(Toni L. Sandys/The Washington Post) (Toni L. Sandys/The Washington Post)

Nate Schmidt has never taken part in a professional training camp, having just signed with the Capitals last spring as a free agent out of the University of Minnesota. But he has an idea of what to expect, thanks to summer workouts at his alma mater, where he skated alongside some NHLers and even quizzed former Capital Matt Hendricks about how a younger player should approach camp.

“You kind of get a feeling of what it’s like to play with those high-end players,” Schmidt said. “But when you get out there with world-class guys like Backstrom, Green, Ovechkin [you] just try to go out there and not screw up as much as possible. You’ve just got to stick to your game. If you get too star struck, you’ve kind of got to leave being a fan at the door and be a player once you step on the ice.”

Schmidt, 22, wants to leave a lasting impression in training camp and any preseason games he might suit up for, but knows he’s likely Hershey bound for the start of the year. Given the Capitals’ track record of successfully grooming defensemen in the AHL like John Carlson and Karl Alzner, though, he knows it’s not a bad place to start.

“You’ve just got to bide your time, continue to play well and progress. Those guys made big strides when they were there and eventually got called up and they stuck,” said Schmidt, who is listed at 6 feet, 194 pounds. “That’s where I’d like my journey to start.”

He should have a key role with the Bears this year, and if he’s able to demonstrate an ability to excel in the AHL, it wouldn’t be out of the question to see Schmidt called up to Washington.

The defenseman’s initial introduction to the pro game went well last spring. Schmidt made a smooth transition, which isn’t always the case for players coming straight out of college, and recorded 1 goal and 5 assists in 13 games with the Bears.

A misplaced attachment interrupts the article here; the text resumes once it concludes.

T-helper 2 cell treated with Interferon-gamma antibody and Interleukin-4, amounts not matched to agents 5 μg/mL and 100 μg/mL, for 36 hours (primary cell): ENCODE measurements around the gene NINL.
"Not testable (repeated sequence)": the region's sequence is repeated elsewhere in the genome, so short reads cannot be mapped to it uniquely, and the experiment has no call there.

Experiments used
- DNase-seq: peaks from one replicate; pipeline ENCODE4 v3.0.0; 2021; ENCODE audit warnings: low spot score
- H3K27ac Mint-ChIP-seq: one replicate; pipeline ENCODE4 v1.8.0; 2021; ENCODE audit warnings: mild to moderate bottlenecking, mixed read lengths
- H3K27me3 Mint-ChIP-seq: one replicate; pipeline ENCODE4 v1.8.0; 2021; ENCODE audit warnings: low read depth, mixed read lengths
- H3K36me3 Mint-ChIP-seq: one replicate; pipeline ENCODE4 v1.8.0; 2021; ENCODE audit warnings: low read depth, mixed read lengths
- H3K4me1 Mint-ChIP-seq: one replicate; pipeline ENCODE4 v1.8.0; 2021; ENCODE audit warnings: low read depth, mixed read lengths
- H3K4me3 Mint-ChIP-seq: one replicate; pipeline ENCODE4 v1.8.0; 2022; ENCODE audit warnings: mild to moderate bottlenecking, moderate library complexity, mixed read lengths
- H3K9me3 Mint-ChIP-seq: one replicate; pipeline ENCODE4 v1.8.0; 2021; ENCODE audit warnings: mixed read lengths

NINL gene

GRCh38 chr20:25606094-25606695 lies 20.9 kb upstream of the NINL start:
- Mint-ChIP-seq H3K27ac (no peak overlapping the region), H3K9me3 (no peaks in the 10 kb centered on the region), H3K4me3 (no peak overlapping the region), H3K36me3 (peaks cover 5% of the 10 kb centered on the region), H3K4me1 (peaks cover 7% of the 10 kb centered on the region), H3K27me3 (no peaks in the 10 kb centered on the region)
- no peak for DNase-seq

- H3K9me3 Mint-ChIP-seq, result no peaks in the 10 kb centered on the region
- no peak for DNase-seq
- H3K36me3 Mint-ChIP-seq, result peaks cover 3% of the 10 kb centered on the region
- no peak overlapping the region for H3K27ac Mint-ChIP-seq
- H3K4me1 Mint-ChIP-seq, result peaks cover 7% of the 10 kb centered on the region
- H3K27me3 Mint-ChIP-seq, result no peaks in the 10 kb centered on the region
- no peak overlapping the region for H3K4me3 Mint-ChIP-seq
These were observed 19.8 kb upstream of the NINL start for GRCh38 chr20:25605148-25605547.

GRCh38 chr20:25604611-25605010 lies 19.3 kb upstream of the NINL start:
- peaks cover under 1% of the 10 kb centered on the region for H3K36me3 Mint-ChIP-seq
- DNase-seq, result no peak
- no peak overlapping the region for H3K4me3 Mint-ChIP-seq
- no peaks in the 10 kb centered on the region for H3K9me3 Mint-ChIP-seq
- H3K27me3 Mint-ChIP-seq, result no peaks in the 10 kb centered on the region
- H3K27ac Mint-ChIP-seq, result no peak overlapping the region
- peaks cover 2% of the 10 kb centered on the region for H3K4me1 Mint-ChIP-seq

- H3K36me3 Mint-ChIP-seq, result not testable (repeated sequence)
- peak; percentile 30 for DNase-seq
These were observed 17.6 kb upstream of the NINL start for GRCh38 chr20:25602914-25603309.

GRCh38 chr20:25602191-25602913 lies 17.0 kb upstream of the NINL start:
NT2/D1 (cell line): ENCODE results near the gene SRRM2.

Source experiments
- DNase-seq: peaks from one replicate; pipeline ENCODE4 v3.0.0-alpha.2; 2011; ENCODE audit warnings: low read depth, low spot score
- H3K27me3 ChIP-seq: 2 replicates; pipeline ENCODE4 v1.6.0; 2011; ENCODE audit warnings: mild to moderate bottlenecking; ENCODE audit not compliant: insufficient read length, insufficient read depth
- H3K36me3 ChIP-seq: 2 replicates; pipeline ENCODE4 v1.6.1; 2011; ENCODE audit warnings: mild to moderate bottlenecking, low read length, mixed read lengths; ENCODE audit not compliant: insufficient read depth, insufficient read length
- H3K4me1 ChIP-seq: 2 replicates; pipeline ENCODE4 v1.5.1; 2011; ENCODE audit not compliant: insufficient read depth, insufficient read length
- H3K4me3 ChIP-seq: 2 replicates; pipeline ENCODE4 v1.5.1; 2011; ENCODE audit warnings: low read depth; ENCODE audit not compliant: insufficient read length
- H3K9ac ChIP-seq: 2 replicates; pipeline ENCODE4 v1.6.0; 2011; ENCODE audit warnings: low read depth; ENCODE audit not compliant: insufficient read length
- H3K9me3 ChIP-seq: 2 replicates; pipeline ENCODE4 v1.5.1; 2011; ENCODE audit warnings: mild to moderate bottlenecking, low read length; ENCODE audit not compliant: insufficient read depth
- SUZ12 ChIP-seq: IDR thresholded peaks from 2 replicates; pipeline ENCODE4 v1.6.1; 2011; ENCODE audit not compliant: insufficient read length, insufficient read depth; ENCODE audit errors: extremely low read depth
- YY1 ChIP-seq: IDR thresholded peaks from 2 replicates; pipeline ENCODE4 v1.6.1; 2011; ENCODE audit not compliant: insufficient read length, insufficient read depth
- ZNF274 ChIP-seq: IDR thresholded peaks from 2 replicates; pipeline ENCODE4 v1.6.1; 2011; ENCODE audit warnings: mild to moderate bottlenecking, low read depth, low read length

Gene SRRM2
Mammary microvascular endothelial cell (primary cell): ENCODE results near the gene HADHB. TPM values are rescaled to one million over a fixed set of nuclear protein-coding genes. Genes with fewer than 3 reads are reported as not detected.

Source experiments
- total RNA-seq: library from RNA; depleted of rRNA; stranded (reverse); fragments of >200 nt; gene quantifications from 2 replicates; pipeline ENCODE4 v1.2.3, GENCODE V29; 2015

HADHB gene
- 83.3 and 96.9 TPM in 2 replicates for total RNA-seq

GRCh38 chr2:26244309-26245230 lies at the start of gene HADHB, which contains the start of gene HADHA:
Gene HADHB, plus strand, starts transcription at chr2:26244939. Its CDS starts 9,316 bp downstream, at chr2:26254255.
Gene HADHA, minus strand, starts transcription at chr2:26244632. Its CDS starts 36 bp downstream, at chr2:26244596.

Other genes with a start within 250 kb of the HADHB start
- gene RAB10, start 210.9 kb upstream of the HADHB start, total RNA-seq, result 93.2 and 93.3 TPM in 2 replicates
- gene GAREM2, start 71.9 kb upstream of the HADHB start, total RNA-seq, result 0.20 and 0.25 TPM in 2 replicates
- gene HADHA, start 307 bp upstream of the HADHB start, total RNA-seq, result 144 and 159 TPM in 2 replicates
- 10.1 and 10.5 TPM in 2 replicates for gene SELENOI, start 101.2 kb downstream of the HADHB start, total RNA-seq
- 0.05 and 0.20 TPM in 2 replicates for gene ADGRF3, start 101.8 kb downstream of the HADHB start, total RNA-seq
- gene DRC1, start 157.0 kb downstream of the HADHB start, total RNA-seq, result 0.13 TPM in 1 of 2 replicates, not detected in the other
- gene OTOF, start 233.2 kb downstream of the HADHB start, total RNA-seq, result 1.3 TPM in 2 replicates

“That’s not easy for young guys that haven’t played [pro],” General Manager George McPhee said. “He came in and played really well. We have high hopes for him. He’s very smart, very quick and the game really is about quickness these days he’s not unlike some of the guys on the Chicago blueline, average sized guys that can really scoot. So we’ll see.”

Schmidt acknowledged he was fueled by adrenaline during his 13-game debut but the experience taught him that having the mental focus for preparation and consistency at the professional level is entirely different from the NCAA. While college teams play two games in two days each week with routine in their schedules, the AHL and NHL have more games at a less predictable and relentless rate.

“In college we called it a little bit of a country club compared to that,” Schmidt said. “I only got to dip my toes in a little bit… but you can kind of feel what it’s going to be like. Game 60 where are you going to be at? It’s going to be different than in November. You’ve just got to find that inner drive to keep going.”